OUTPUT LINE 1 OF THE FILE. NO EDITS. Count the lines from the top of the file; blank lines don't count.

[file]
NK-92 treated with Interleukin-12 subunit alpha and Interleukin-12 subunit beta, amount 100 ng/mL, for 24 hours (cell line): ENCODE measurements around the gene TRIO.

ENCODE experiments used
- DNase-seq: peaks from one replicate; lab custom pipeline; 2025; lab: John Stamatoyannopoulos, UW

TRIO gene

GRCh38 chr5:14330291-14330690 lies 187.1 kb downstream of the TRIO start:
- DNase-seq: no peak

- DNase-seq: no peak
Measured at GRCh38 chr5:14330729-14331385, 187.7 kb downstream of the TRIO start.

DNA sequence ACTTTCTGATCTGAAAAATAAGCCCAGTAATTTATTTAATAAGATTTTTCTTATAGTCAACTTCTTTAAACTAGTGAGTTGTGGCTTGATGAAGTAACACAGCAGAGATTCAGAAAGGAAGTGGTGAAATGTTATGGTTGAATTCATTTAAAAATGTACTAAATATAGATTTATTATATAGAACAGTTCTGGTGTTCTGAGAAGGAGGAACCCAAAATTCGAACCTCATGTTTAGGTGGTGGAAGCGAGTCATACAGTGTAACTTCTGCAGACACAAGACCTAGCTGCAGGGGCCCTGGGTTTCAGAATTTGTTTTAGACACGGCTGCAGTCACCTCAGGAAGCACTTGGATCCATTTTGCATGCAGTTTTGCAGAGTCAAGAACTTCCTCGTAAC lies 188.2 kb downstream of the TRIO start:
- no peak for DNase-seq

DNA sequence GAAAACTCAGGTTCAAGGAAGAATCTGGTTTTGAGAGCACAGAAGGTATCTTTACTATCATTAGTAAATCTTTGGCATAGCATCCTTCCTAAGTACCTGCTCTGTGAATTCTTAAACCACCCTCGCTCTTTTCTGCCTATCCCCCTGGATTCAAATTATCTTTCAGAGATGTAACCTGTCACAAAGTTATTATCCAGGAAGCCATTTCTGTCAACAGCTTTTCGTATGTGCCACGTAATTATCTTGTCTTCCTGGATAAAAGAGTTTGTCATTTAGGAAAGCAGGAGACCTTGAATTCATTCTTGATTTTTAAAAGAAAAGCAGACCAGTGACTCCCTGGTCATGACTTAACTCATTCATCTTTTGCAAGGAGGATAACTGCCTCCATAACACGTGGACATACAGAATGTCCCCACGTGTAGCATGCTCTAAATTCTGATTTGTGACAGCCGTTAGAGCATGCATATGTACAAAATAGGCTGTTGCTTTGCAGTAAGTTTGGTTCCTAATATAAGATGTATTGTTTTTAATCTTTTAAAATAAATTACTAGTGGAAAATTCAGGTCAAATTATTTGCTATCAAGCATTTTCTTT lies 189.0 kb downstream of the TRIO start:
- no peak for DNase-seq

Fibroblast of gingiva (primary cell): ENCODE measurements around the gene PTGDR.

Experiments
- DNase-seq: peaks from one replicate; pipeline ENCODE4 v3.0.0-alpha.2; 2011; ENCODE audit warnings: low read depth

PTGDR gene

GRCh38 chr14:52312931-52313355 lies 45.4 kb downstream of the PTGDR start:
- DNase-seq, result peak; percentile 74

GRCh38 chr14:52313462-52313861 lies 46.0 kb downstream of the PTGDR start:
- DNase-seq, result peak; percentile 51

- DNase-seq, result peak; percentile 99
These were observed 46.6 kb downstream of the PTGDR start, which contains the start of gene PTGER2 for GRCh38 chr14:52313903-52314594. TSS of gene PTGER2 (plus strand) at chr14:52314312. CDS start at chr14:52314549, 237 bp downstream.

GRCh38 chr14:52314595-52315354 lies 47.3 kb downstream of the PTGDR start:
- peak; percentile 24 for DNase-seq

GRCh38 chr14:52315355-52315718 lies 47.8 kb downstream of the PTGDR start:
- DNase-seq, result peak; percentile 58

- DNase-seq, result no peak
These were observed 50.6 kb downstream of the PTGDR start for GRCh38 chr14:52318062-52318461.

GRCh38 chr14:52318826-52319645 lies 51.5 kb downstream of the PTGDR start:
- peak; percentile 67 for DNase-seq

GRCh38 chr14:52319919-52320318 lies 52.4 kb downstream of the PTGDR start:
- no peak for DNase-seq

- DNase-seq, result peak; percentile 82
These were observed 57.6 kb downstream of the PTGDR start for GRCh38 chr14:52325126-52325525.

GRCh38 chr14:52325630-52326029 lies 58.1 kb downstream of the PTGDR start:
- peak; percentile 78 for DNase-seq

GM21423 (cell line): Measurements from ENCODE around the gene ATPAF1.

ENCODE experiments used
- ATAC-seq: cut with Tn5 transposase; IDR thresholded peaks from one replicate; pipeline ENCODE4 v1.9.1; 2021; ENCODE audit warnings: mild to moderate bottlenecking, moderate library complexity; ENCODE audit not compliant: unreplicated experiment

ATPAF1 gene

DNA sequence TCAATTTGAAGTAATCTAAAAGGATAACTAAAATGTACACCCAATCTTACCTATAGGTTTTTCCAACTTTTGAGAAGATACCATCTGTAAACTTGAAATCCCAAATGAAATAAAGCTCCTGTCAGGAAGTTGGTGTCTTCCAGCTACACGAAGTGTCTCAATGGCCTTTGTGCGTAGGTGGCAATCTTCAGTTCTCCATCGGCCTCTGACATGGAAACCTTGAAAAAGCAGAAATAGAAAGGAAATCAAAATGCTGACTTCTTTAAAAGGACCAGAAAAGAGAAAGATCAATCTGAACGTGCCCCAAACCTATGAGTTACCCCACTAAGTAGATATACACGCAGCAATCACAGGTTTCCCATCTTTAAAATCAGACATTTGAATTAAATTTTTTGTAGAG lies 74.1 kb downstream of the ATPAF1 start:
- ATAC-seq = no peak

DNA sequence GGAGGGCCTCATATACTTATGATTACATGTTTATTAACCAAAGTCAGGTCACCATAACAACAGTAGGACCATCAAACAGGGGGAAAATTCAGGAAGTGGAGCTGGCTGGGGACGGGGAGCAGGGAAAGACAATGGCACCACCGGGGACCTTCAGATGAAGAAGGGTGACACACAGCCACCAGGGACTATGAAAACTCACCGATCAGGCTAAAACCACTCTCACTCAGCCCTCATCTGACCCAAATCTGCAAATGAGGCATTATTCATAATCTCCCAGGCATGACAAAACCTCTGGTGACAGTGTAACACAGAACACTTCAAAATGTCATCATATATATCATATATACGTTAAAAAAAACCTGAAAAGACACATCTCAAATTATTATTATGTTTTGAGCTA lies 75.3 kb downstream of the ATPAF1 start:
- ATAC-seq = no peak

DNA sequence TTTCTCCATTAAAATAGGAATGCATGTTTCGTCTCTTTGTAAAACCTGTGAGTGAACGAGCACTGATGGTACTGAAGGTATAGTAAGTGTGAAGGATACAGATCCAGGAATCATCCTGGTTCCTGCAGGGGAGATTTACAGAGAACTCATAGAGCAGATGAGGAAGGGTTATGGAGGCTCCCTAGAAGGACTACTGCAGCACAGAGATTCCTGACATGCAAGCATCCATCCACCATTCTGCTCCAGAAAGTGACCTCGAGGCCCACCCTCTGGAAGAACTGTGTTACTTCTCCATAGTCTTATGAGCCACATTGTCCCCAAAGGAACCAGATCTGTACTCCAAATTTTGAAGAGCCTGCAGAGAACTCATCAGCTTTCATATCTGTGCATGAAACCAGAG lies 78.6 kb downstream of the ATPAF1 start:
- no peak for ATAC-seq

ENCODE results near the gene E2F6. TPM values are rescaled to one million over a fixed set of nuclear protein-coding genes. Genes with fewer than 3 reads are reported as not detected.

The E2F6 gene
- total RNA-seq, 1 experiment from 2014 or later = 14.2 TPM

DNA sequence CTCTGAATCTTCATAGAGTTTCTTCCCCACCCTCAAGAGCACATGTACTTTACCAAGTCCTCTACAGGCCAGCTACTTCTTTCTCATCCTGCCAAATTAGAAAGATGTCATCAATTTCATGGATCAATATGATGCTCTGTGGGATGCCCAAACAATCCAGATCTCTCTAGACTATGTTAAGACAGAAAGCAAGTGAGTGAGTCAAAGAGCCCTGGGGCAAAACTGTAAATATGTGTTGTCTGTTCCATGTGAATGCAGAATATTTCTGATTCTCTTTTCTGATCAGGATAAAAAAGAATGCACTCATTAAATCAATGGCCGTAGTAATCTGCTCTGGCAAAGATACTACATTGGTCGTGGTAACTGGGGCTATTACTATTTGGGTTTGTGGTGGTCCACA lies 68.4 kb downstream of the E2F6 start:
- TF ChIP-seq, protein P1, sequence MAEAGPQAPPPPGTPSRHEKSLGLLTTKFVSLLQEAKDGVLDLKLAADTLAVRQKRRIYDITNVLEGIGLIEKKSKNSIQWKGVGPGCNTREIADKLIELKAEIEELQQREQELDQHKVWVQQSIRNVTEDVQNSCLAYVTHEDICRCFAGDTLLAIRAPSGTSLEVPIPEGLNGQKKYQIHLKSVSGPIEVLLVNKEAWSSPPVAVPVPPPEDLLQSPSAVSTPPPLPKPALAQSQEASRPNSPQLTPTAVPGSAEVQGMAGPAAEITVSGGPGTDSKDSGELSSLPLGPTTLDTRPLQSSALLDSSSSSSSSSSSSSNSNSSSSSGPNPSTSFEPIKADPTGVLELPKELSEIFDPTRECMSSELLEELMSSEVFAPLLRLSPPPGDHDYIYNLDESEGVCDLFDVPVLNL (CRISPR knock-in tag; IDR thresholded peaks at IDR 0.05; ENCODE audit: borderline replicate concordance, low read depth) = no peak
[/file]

NK-92 treated with Interleukin-12 subunit alpha and Interleukin-12 subunit beta, amount 100 ng/mL, for 24 hours (cell line): ENCODE measurements around the gene TRIO.